A Pathway For China To Peak Emissions by 2025

December 21, 2021

In September 2020, Chinese President Xi Jinping laid out China’s overarching climate policy goals: to peak emissions before 2030, and achieve carbon neutrality by 2060. China’s recently-updated Nationally-Determined Contribution, submitted to the UN in November 2021, reiterates these objectives.

In the near-term, China’s 14th Five-Year Plan Outline, released earlier this year, provides guidance for the 2021-2025 period, outlining objectives to reduce energy intensity by 13.5%, and reduce carbon dioxide emissions 18%, while adding approximately 75 gigawatts of new solar and wind capacity per year. In October 2021, China released policy guidance for achieving its near- and long-term climate ambitions through its Working Guidance for Carbon Dioxide Peaking and Carbon Neutrality, and Action Plan for Achieving Carbon Peaking Before 2030.

However, these plans did not outline a specific year for achieving carbon peaking, and recent analysis has shown that China may actually be able to achieve peaking earlier than its stated goal. In addition, preliminary analysis of China’s recent energy trends suggests that the existing 14th Five-Year Plan targets may underestimate the step-shift already underway within the country, and that peaking by 2025 may even be feasible.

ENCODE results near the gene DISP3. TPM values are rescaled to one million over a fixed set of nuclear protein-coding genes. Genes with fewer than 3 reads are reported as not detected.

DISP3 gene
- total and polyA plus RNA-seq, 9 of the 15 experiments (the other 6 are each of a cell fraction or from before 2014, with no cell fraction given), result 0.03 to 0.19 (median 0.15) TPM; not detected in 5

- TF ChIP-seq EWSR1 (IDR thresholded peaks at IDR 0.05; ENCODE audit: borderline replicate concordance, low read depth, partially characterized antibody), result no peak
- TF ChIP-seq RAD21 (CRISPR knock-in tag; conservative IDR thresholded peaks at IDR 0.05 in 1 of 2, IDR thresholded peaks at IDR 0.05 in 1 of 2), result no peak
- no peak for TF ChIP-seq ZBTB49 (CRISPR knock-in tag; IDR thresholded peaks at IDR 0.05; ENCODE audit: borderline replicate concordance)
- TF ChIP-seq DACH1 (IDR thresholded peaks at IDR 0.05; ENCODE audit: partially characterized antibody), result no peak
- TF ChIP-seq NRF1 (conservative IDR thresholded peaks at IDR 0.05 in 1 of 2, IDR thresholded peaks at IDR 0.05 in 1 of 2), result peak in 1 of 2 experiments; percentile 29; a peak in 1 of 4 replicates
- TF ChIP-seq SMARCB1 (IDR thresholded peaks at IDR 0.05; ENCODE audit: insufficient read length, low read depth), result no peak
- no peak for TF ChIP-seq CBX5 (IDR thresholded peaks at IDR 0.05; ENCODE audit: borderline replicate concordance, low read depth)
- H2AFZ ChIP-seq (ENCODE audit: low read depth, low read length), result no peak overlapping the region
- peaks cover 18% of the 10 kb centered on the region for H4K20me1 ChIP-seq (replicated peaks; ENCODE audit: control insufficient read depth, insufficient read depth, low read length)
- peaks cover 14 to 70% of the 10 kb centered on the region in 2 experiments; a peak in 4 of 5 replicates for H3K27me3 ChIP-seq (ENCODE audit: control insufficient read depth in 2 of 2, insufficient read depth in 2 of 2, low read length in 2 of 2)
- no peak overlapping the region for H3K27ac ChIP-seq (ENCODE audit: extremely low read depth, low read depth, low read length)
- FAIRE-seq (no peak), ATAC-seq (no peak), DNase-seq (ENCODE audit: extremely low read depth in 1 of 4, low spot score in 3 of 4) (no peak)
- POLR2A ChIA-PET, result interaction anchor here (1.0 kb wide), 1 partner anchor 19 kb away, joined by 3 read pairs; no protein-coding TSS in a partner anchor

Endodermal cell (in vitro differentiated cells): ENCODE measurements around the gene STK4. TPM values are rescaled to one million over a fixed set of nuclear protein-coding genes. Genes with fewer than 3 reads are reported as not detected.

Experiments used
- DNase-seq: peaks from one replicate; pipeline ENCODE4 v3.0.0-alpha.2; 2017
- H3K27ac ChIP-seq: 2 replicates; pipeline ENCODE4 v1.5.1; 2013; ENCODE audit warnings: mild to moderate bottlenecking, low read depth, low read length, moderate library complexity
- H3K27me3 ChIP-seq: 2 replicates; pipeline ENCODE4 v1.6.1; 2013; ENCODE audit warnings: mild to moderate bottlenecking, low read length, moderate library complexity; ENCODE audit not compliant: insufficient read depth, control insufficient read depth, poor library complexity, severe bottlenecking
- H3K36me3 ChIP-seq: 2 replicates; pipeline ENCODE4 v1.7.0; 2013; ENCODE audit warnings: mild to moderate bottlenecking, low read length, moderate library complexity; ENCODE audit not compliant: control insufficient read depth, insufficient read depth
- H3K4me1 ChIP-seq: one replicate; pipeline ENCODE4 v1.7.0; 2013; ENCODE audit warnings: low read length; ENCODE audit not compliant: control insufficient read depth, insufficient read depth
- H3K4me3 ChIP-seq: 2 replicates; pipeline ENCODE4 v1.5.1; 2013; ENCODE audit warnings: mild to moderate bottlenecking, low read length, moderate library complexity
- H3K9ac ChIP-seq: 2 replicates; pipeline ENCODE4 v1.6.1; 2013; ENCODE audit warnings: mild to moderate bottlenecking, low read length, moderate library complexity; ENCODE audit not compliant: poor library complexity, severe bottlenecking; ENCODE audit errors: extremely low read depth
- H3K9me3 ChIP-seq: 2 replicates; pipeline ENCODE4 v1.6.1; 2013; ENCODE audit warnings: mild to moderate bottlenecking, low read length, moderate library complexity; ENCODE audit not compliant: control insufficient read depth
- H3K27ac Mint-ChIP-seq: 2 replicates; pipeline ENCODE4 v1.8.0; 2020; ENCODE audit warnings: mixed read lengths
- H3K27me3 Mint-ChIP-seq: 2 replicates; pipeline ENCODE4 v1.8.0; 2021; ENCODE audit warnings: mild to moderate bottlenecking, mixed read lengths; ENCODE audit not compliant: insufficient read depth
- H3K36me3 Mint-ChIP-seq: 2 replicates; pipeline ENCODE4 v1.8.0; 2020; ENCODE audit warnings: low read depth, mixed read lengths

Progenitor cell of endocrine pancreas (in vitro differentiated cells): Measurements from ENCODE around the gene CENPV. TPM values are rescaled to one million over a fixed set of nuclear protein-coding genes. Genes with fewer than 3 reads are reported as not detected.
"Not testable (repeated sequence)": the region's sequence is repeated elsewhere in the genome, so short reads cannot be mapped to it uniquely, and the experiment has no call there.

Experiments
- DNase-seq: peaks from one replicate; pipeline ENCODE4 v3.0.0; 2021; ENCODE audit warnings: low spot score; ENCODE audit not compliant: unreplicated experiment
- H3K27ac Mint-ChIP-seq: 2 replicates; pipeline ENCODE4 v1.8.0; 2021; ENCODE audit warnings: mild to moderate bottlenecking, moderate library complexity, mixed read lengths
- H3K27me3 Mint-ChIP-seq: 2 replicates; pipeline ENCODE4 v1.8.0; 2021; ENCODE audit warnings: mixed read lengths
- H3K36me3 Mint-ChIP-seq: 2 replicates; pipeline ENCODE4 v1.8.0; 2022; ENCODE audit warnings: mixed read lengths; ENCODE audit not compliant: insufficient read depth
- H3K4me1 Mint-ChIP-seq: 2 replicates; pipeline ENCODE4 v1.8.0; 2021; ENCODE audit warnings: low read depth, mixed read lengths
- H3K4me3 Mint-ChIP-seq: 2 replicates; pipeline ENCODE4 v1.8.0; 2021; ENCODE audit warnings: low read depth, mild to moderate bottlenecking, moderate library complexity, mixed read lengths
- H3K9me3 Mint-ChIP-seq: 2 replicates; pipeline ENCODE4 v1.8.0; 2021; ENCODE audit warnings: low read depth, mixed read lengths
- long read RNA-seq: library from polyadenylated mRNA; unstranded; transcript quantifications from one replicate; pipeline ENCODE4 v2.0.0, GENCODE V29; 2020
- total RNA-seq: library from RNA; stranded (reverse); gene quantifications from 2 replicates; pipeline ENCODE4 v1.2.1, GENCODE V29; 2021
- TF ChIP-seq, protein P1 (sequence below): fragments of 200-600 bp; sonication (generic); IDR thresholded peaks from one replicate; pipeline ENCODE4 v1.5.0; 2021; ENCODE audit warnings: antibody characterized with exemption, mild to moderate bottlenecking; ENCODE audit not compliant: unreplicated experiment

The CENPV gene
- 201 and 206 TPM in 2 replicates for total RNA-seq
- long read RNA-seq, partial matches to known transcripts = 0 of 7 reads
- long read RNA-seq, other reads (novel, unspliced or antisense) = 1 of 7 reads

New research from the University of California’s California-China Climate Institute examines a potential trajectory for China to reach an emissions peak by the end of its current 14th Five-Year Plan period: 2025. The new report, Peaking by 2025: Aligning Climate and Energy Goals in China’s 14th Five-Year Plan, offers an analytic framework for the combinations of emissions and energy targets that would be needed to reach this more stringent goal. 

It outlines two main tactics for reducing emissions: 1) managing demand growth; and 2) increasing the share of renewables in its energy mix, yielding overall carbon dioxide intensity reductions. It identifies several updated goals that could help China achieve emissions peaking by 2025:  

  14th Five-Year Plan
Outline Goals
Goals Consistent with a
2025 CO2 Peak
Energy intensity reduction 13.5%  >16%
Total solar and wind generation capacity additions 76 GW per year > 100 GW per year
CO2 intensity reduction 18% > 21%

 To achieve these objectives, the report argues, would require a continuation of several trends: 

  • Shifting toward services sector-driven economic growth;
  • Electrifying the transportation, buildings, and industrial sectors, and
  • Setting more stringent energy efficiency standards, including for appliances and equipment. 

Additional details on how China will aim to reach the goals outlined in its 14th Five-Year Plan will soon be released in 2022, with anticipated sector-specific implementation plans forthcoming. These will shed additional light on what may be possible by 2025.

To learn more, read the full report here.